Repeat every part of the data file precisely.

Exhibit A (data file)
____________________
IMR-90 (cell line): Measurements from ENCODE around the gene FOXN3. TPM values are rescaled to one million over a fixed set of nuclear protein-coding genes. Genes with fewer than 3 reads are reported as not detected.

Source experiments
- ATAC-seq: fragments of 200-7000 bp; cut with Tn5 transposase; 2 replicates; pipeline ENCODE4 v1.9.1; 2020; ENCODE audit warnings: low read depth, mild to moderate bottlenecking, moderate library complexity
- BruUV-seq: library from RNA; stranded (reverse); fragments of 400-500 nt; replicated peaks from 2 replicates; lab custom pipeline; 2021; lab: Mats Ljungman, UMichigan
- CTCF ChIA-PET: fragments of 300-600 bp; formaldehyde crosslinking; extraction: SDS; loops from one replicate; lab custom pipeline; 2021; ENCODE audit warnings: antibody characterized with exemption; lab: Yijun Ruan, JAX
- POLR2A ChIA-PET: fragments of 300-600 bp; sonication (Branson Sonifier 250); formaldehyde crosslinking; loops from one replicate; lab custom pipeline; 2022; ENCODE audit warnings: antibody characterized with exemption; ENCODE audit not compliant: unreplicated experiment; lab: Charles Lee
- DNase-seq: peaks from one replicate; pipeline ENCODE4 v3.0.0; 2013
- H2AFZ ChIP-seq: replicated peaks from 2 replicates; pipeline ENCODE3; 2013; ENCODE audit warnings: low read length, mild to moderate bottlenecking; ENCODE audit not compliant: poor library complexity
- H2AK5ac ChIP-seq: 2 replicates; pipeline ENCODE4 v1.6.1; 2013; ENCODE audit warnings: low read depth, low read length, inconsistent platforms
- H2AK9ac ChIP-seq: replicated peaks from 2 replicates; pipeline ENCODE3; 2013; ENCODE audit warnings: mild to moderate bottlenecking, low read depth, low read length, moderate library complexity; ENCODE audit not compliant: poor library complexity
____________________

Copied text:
IMR-90 (cell line): Measurements from ENCODE around the gene FOXN3. TPM values are rescaled to one million over a fixed set of nuclear protein-coding genes. Genes with fewer than 3 reads are reported as not detected.

Source experiments
- ATAC-seq: fragments of 200-7000 bp; cut with Tn5 transposase; 2 replicates; pipeline ENCODE4 v1.9.1; 2020; ENCODE audit warnings: low read depth, mild to moderate bottlenecking, moderate library complexity
- BruUV-seq: library from RNA; stranded (reverse); fragments of 400-500 nt; replicated peaks from 2 replicates; lab custom pipeline; 2021; lab: Mats Ljungman, UMichigan
- CTCF ChIA-PET: fragments of 300-600 bp; formaldehyde crosslinking; extraction: SDS; loops from one replicate; lab custom pipeline; 2021; ENCODE audit warnings: antibody characterized with exemption; lab: Yijun Ruan, JAX
- POLR2A ChIA-PET: fragments of 300-600 bp; sonication (Branson Sonifier 250); formaldehyde crosslinking; loops from one replicate; lab custom pipeline; 2022; ENCODE audit warnings: antibody characterized with exemption; ENCODE audit not compliant: unreplicated experiment; lab: Charles Lee
- DNase-seq: peaks from one replicate; pipeline ENCODE4 v3.0.0; 2013
- H2AFZ ChIP-seq: replicated peaks from 2 replicates; pipeline ENCODE3; 2013; ENCODE audit warnings: low read length, mild to moderate bottlenecking; ENCODE audit not compliant: poor library complexity
- H2AK5ac ChIP-seq: 2 replicates; pipeline ENCODE4 v1.6.1; 2013; ENCODE audit warnings: low read depth, low read length, inconsistent platforms
- H2AK9ac ChIP-seq: replicated peaks from 2 replicates; pipeline ENCODE3; 2013; ENCODE audit warnings: mild to moderate bottlenecking, low read depth, low read length, moderate library complexity; ENCODE audit not compliant: poor library complexity